Major aftershock brings panicked evacuation at hospital
By MEGAN MCCLOSKEY | STARS AND STRIPES Published: January 21, 2010
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PORT-AU-PRINCE, Haiti — Wailing echoed around the hospital here after another earthquake hit Wednesday around 6 a.m, sending doctors and relatives of the injured into a panic to get patients out of the shaking buildings and onto the street.
They frantically carried patients out on hospital beds, in rolling chairs and in their arms, as the U.S. military tried to maintain some semblance of order in the moments following the 5.9-magnitude temblor, the strongest of the dozens of aftershocks to hit in the last week.
The soldiers of Company C, 1st Battalion, 325th Airborne Infantry Regiment, who are tasked with securing the hospital, jumped in to help, donning blue latex gloves, carrying patients and sending their medics to attend to patients.
As a doctor used a bullhorn to tell the patients what was happening, soldiers, two on each end of the hospital beds, started spreading the patients out into a line so doctors could get to them. Others ran into the building to carry out supplies.
In the early morning light, many patients were sitting forlorn on pieces of cardboard. Some started swaying and singing. Others wore the blank expression of shock and resignation. Two men got into a shoving match. And off to the opposite side, one body laid on a mattress covered in a yellow blanket.
Outside the pediatric ward, parents were sitting on the ground holding their quiet, injured children, many of whom had bandages wrapped around their heads or covering the remaining part of an amputated limb.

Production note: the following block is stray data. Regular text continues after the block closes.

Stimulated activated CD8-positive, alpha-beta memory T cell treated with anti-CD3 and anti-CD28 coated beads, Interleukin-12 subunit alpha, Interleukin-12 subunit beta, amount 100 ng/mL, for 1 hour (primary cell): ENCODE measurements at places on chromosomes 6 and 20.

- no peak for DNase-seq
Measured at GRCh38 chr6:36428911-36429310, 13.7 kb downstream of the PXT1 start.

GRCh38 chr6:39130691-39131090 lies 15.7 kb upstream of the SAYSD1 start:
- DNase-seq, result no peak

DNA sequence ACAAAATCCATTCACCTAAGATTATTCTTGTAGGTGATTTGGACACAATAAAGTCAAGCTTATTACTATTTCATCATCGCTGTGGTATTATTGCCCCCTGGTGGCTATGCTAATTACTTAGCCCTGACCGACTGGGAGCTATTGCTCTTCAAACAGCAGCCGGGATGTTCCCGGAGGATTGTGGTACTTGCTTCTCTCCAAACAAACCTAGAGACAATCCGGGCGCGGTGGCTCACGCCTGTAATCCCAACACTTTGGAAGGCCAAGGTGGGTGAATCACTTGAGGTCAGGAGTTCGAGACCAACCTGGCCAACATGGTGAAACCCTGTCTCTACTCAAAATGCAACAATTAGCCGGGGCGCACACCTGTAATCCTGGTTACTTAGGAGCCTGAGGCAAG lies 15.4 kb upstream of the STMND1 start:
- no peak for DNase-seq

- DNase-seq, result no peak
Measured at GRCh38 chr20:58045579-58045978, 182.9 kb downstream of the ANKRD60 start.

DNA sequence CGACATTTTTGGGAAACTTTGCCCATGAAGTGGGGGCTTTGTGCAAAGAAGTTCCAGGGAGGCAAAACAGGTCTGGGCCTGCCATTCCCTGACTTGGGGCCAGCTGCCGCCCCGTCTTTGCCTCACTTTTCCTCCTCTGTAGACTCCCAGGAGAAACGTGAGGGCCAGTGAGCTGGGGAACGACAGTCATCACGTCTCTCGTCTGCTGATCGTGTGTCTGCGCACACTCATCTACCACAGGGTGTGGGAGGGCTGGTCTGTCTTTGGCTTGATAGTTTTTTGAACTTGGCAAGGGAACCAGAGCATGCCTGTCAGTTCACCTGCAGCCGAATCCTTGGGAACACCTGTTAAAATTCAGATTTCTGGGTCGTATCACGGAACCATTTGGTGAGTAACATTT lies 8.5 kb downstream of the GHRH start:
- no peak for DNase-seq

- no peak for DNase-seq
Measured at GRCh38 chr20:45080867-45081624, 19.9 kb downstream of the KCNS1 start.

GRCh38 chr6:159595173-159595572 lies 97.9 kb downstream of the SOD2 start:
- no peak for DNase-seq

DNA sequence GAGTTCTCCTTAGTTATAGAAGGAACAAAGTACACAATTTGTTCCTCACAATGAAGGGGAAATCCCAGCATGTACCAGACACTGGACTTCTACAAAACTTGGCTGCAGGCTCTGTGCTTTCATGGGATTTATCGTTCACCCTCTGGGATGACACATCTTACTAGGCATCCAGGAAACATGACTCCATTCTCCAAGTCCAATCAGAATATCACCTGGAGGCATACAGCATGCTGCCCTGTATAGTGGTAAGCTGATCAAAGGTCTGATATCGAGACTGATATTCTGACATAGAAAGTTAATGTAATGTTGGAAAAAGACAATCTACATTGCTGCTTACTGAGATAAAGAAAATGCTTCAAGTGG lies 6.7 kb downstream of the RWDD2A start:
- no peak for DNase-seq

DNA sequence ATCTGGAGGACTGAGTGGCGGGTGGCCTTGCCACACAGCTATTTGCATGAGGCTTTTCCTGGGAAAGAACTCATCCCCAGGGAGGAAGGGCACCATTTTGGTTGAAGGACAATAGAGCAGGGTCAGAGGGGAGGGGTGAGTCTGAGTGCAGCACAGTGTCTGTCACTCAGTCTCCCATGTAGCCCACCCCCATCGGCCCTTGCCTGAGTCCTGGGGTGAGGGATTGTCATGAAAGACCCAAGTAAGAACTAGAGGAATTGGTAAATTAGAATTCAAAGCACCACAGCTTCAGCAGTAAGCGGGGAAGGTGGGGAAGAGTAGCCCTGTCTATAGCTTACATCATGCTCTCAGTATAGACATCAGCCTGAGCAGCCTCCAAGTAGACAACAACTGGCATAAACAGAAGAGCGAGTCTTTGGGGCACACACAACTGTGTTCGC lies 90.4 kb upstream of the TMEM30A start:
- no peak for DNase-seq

At the time of the quake, at least three women were in labor. In the middle of a crush of patients, an aid worker rushed to get masks on the doctor and nurses as one woman delivered on a hospital bed right outside the door of the building. Then the medical crew ran to another woman.
“This is a breech baby! I can’t deliver a breech baby on this bed!” a doctor shouted with frantic emotion cracking her words as a nurse hurriedly tied a new blue gown around her.
There were calls for supplies: “I need two pieces of rope. And scissors!”
“I’ve got scissors,” an aid worker with a flashlight taped to his ball cap responded, running over to the bed where nurses were trying to better position the pregnant woman for a difficult delivery.
They turned to the Army, pleading with them to get an obstetrician to the site. A soldier ran off to ask the captain.
Before the quake, the hospital crews had been working largely in the dark throughout the night. Vanessa McAlmon, a nurse from New York, said she was dressing a large leg wound when the tremor happened.
“The building started to shake and the residents panicked,” she said. “Family members started to cut, cut people out of their tractions and carry them out of the building.”
Staff Sgt. Julio Escareno was securing a condemned building when the quake hit.
“I was pointing out the point you can’t go past when it started shaking and we started running,” he said.
Company C’s medics started tending to patients, fighting through the language barrier, as family members standing over the hospital beds waved away the flies.
An 8-year-old boy with a broken leg was crying when Sgt. Willie Green went over to see if he could help. With Pfc. Anthony Inzitari comforting the boy, Green inspected the leg. He ran to go find something — anything — to splint the leg.
Inzitari sighed and said softly: “This is horrible.”
Green had no luck with a splint but was able to find something to elevate the injured leg, and through a translator the young boy said that made him feel better.
A relative calm started to fall over the patients as some semblance of order was restored. But returning to the hospital was going to be a challenge.
“Every time they feel an aftershock they do not want to go back in,” McAlmon, the New York nurse, said. “They’re scared. You know how long it’s going to take us to get them to go back inside?”